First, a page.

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Robert Winnett, Nick Fielding and Mark Franchetti Baghdad THE American-led authority running Iraq is to be accused of hindering the country’s redevelopment amid allegations that officials are being bribed for key reconstruction contracts. A senior British adviser to the Iraqi Governing Council (IGC), which will form the basis of the incoming administration in July, is expected this week to testify before the US Congress that the “questionable” way in which contracts have been awarded is curtailing the country’s revival. The US government has sent a team of inspectors to Baghdad to investigate allegations that contracts have been improperly awarded by the Coalition Provisional Authority (CPA) to those paying bribes, who then fail to fulfil their obligations. Other firms have been over-charging the CPA for goods and services — in some cases by tens of millions of pounds. Fears are also growing that millions of barrels of Iraqi oil are being fraudulently sold as the CPA fails to monitor oil production properly. An internal memo circulated by the CPA and seen by The Sunday Times threatens its own staff with criminal action if they are found to be improperly awarding contracts. The CPA, headed by Paul Bremer, has run Iraq since the invasion a year ago and administers more than $18 billion of American aid. It was hoped the huge financial commitment would help win over the Iraqi people. However, the way in which multi-million-dollar contracts for construction, security and telecoms companies have been distributed is now causing wide concern. Claude Hankes-Drielsma, the former chairman of the management committee of accountant Price Waterhouse who is advising the IGC, said yesterday: “There hasn’t been transparency in the awarding of contracts and allegations of corruption have been brought to my attention. “The tender process at the CPA is dealt with in unusual ways and, as a result, several key contracts which will affect the future of Iraq were made without due consultation. “The process of awarding contracts has often not resulted in Iraq obtaining the best deal. Some argue never has so much money been spent on so little.” His comments came as Tony Blair, on his return from his summit with George Bush in Washington yesterday, said that creating a working democracy in Iraq would be a huge blow to the propaganda of extremists. He said most Iraqis wanted to see their country with a democratically elected government. Many of Hankes-Drielsma’s claims are supported by a senior CPA insider, who has passed corruption allegations to Pentagon inspectors. “There is evidence of blatant corruption,” said the insider. “There has been a lack of transparency with regard to the tender and award process. People are getting an inside track.” Iraqi and western businesses complain that they are asked to make “substantial payments” to CPA officials for contracts. The director of one security firm, who wishes to remain anonymous, said: “What is going on out there really is shocking. All the contracts are done with backhanders.” An Iraqi official in Baghdad said that many Iraqis were effectively denied the opportunity to bid for contracts as the process is so secretive and corrupt. “Millions are being spent everyday but there is no oversight of how and why contracts are being awarded,” he said.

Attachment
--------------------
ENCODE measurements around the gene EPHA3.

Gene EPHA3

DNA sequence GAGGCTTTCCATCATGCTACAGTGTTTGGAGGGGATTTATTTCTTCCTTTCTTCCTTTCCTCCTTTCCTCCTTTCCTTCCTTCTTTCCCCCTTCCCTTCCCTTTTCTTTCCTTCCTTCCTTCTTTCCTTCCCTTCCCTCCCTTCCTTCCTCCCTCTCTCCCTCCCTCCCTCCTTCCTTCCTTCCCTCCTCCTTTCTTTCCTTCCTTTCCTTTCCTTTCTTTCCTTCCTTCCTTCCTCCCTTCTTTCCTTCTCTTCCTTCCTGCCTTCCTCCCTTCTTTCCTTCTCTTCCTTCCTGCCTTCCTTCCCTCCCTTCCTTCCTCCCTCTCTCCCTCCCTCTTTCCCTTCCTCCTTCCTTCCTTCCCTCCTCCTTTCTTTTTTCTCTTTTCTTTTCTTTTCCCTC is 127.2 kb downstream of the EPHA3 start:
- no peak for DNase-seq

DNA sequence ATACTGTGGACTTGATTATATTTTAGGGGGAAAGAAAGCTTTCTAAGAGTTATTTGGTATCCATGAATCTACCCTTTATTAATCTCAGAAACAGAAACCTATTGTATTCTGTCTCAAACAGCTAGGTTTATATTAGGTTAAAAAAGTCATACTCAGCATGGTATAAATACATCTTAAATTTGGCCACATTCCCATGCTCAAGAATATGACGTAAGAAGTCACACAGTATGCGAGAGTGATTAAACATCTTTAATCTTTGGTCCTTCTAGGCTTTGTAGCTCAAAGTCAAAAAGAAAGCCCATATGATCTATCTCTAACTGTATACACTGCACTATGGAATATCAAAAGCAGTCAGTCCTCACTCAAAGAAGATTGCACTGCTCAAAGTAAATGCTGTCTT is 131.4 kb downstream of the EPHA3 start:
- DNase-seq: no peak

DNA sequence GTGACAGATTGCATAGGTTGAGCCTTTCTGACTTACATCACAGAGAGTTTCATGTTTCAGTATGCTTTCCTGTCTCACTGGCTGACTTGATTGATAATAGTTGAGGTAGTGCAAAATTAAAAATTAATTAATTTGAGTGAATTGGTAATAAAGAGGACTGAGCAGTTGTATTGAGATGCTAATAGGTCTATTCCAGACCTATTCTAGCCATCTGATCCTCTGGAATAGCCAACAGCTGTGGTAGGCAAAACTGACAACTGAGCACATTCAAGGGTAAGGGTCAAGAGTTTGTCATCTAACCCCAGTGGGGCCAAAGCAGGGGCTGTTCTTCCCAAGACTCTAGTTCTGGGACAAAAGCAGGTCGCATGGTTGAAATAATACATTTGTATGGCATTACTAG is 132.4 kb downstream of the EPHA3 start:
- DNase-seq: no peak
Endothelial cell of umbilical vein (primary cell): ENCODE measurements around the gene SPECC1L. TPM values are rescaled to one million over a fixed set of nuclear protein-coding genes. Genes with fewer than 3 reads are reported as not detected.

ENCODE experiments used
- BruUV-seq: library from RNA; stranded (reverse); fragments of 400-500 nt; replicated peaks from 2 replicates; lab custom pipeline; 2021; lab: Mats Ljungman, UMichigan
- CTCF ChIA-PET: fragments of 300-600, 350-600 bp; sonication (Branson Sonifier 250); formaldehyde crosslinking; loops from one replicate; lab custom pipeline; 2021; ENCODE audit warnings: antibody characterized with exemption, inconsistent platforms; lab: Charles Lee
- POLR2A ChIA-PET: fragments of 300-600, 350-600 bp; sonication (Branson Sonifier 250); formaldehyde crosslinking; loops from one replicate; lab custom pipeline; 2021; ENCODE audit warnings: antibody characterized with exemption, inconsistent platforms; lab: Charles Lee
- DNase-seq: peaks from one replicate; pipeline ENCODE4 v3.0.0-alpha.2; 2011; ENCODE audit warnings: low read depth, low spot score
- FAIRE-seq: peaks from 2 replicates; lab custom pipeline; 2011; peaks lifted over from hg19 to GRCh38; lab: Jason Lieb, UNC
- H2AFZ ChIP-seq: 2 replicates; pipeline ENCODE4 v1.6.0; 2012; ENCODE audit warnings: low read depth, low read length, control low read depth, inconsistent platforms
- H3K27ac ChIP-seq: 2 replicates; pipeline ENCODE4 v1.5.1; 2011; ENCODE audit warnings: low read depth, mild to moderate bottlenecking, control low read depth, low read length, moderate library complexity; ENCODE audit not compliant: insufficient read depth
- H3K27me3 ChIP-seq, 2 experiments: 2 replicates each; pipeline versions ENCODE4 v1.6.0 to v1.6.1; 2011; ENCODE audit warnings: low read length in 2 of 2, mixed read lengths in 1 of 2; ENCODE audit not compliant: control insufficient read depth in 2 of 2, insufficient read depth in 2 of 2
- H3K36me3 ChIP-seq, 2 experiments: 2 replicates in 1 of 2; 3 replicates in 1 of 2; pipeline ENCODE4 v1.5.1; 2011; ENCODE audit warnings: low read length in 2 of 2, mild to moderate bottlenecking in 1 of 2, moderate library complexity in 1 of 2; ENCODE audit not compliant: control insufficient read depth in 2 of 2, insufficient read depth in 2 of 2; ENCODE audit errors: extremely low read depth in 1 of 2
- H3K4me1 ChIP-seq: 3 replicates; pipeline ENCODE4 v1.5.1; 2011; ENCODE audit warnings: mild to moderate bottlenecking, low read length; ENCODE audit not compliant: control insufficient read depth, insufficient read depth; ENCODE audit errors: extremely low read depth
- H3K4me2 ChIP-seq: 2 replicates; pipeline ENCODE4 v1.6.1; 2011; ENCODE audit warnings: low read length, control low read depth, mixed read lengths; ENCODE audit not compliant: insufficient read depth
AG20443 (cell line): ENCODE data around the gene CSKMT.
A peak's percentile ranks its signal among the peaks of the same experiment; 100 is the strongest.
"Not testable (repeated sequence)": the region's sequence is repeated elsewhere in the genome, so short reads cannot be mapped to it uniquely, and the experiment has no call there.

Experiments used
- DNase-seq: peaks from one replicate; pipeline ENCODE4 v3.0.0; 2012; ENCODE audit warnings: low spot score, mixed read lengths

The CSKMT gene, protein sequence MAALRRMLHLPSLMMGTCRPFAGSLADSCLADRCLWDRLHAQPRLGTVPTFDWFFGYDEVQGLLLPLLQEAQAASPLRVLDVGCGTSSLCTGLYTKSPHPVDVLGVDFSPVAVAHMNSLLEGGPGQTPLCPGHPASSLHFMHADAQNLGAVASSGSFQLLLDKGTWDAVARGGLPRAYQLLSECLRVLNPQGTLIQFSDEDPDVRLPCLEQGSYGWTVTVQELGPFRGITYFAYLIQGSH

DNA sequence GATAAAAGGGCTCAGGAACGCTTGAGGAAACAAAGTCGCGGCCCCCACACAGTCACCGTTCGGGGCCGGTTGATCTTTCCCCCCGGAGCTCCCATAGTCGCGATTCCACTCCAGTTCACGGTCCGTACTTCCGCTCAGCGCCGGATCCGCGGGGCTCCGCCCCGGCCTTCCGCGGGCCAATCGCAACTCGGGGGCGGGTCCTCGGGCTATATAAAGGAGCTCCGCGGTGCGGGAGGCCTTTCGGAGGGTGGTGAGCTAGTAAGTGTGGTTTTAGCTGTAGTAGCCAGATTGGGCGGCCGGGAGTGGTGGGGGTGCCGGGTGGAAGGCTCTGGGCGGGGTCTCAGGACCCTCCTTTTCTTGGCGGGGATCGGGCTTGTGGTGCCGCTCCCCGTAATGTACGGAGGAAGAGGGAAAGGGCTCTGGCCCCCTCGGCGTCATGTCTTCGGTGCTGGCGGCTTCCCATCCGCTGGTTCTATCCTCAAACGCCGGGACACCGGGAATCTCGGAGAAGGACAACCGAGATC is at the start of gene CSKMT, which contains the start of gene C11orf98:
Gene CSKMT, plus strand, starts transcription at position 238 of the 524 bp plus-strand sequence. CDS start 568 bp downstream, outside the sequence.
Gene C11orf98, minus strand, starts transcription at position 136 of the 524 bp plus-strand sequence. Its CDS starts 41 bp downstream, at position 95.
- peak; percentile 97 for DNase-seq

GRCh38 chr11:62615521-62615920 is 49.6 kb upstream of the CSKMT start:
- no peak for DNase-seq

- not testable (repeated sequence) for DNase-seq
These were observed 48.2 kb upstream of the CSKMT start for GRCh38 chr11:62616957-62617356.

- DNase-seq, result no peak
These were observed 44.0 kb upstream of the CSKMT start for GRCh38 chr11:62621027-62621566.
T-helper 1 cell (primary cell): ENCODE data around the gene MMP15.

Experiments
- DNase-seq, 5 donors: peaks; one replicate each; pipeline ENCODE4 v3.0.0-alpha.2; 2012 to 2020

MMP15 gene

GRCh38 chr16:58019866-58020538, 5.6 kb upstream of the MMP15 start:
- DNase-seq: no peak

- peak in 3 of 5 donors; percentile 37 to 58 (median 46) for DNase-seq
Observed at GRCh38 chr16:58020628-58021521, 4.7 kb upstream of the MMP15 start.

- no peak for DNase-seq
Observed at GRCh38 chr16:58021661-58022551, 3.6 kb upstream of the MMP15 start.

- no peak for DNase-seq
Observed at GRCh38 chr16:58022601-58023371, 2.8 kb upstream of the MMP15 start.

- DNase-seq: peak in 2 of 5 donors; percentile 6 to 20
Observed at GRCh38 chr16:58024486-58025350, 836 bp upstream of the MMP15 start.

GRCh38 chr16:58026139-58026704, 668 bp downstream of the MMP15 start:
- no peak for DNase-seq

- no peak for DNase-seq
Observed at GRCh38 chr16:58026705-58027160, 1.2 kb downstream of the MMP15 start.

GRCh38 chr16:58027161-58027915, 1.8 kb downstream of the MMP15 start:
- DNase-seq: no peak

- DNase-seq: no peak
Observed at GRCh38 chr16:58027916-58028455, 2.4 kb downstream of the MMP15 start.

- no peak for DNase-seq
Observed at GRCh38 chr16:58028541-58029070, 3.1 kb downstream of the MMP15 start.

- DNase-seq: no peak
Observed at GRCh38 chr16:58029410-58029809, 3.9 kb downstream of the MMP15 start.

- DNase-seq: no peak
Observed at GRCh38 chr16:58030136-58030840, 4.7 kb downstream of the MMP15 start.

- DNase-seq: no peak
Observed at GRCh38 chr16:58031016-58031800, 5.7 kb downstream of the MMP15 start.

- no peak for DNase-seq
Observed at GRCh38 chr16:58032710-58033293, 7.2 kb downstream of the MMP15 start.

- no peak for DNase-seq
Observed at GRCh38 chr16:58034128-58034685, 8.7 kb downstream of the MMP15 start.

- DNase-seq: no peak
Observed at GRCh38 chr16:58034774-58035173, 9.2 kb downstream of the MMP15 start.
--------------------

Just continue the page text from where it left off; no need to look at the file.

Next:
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This is Keith Richardson's alternative news site. The site aims to promote Truth, Justice, a green clean healthy environment and a wildlife friendly world. It is currently focused on Foreign News and particularly the Middle East.